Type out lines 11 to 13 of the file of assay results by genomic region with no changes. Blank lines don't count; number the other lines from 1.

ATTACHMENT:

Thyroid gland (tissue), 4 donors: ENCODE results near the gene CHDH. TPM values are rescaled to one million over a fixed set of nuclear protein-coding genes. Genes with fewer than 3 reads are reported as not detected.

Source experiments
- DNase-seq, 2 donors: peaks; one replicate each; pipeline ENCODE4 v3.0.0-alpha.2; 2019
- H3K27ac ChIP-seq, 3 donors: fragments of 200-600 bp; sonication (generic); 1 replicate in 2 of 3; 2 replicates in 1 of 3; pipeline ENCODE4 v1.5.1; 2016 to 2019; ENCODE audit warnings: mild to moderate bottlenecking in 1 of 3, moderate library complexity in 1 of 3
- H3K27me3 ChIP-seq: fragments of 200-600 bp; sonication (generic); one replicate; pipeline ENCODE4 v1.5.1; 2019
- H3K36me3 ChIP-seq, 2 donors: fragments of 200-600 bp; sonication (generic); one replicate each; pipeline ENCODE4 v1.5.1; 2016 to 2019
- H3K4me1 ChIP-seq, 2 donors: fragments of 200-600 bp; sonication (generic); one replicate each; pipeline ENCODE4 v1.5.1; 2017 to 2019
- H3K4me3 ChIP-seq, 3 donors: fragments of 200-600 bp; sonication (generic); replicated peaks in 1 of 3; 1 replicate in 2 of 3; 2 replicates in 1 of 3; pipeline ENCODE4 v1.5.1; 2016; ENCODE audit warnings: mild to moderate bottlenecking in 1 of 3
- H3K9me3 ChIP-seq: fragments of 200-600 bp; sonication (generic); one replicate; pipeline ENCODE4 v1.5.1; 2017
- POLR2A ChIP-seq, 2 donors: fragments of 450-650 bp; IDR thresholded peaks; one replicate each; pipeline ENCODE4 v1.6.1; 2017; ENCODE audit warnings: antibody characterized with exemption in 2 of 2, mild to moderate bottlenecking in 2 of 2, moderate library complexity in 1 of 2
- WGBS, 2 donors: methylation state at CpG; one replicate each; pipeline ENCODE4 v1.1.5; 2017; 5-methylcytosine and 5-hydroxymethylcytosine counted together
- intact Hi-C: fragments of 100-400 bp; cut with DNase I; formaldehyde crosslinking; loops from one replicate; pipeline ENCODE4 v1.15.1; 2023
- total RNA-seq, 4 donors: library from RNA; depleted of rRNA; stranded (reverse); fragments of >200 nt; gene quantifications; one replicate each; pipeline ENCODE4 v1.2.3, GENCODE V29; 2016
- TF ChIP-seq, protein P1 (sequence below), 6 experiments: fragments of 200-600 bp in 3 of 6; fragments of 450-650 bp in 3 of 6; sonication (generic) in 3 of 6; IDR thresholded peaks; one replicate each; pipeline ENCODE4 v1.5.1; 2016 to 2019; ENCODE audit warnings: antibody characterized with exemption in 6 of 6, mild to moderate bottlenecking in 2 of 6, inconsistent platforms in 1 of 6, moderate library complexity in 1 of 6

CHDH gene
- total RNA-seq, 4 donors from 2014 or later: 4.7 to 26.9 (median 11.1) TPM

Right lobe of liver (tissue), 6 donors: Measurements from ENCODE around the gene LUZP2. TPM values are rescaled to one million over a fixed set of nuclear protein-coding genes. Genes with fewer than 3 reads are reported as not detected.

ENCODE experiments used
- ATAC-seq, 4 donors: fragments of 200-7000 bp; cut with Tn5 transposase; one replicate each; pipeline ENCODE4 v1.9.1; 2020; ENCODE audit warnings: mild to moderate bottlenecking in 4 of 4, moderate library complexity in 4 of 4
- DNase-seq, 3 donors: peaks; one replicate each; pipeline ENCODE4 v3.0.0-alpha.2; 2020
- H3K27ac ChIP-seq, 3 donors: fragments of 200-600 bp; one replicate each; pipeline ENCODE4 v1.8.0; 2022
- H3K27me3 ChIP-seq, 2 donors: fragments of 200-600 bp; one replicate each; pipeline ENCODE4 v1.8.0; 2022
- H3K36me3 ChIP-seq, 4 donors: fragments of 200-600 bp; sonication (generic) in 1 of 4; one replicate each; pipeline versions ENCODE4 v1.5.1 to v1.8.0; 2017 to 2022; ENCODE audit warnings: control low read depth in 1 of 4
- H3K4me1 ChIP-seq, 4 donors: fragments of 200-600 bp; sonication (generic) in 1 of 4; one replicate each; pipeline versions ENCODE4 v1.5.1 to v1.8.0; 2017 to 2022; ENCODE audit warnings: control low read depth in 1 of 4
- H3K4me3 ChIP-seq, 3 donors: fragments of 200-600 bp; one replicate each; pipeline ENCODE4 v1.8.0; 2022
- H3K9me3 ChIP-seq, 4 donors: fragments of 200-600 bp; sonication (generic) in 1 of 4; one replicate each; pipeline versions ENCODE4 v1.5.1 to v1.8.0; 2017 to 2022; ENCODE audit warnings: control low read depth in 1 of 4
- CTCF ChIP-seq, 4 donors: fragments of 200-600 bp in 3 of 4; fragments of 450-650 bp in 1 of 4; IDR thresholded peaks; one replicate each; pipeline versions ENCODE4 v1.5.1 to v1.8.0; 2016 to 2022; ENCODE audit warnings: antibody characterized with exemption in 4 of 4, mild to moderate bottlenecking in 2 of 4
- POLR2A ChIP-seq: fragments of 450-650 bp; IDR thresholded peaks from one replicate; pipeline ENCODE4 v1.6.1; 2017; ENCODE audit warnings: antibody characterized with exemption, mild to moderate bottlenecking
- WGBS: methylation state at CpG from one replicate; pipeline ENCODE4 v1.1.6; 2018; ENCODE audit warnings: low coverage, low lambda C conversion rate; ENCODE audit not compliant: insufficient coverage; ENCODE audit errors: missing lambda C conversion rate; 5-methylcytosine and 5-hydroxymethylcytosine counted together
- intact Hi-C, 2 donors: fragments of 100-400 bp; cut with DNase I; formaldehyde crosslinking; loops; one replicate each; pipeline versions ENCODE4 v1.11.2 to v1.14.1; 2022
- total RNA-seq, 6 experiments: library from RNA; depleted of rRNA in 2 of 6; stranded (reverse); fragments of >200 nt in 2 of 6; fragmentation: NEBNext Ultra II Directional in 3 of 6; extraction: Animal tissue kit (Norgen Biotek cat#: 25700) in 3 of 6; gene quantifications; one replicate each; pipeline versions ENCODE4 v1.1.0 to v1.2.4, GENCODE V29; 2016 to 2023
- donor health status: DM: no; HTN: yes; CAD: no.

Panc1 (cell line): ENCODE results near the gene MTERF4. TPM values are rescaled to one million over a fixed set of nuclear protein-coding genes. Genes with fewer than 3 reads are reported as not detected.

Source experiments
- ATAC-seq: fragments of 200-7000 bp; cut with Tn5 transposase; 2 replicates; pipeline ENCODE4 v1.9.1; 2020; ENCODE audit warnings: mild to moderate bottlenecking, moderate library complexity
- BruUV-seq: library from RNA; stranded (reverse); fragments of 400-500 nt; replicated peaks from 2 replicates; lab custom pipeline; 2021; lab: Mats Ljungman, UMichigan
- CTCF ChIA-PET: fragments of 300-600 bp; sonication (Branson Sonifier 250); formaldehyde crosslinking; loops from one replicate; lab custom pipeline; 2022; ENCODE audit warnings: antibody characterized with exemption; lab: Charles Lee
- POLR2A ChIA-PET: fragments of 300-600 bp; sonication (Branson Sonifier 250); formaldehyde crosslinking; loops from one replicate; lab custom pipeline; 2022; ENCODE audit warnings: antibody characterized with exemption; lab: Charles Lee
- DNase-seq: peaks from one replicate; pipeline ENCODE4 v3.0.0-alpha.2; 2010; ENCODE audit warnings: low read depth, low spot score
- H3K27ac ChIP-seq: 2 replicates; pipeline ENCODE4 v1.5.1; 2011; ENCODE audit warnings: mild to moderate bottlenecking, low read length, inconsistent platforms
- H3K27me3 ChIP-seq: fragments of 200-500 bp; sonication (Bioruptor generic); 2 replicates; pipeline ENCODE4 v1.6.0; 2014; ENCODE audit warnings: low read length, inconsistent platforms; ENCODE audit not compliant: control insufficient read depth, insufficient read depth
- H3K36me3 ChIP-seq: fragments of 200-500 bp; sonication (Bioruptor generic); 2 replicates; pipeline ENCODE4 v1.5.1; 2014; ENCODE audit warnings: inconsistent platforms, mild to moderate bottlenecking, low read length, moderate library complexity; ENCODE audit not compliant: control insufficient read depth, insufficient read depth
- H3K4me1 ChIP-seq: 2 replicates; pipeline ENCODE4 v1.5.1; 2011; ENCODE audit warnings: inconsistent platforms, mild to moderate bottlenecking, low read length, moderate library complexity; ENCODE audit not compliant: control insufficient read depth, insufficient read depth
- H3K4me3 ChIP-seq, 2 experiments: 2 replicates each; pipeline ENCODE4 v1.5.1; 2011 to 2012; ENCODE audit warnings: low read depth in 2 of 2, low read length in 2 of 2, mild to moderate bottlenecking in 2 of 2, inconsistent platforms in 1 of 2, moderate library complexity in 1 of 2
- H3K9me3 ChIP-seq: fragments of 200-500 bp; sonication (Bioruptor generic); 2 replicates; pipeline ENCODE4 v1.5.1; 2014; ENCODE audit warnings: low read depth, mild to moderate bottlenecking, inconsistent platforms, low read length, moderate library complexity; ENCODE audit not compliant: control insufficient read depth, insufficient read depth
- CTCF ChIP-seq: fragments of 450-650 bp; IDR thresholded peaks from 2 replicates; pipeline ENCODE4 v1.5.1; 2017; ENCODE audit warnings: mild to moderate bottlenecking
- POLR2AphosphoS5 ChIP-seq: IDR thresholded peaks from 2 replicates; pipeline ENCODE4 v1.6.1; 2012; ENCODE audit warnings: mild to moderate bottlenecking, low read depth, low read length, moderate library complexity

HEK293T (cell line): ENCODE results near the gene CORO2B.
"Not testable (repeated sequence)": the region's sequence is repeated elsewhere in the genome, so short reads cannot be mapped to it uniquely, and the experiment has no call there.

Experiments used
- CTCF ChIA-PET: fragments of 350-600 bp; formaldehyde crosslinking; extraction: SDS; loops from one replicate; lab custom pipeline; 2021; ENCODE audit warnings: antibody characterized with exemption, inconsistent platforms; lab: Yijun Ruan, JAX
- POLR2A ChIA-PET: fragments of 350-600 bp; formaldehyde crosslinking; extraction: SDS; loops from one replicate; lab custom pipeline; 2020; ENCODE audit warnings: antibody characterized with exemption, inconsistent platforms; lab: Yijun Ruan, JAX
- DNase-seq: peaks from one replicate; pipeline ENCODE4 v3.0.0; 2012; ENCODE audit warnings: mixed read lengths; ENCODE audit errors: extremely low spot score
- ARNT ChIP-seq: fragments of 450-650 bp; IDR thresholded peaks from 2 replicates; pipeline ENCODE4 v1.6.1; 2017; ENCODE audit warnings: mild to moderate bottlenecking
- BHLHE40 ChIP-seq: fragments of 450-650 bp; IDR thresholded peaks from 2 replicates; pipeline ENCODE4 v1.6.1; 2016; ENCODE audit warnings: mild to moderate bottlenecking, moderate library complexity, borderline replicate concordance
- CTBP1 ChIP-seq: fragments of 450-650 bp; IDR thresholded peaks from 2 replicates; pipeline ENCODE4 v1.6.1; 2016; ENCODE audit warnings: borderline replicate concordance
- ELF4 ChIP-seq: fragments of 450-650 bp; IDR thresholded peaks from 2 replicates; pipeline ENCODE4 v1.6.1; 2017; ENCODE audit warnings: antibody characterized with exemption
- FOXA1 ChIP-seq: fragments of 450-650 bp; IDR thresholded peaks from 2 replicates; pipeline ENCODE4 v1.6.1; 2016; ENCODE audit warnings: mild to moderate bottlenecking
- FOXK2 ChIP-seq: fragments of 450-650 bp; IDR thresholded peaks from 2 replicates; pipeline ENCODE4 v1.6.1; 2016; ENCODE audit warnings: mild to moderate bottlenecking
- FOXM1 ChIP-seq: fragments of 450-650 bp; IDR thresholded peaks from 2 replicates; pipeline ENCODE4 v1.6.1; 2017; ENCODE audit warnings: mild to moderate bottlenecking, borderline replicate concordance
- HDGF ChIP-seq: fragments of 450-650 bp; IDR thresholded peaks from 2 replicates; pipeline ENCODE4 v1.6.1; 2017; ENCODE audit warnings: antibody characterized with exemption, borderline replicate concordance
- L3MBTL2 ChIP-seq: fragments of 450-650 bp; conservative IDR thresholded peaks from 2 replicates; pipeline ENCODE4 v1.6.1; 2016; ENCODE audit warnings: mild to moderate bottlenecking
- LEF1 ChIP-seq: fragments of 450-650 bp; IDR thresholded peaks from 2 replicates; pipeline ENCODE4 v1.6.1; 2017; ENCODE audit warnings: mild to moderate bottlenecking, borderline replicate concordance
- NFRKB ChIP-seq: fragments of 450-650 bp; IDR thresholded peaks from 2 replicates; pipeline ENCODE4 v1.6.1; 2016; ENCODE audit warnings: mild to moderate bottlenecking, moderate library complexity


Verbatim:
- WGBS, 2 donors: methylation state at CpG; one replicate each; pipeline ENCODE4 v1.1.5; 2017; 5-methylcytosine and 5-hydroxymethylcytosine counted together
- intact Hi-C: fragments of 100-400 bp; cut with DNase I; formaldehyde crosslinking; loops from one replicate; pipeline ENCODE4 v1.15.1; 2023
- total RNA-seq, 4 donors: library from RNA; depleted of rRNA; stranded (reverse); fragments of >200 nt; gene quantifications; one replicate each; pipeline ENCODE4 v1.2.3, GENCODE V29; 2016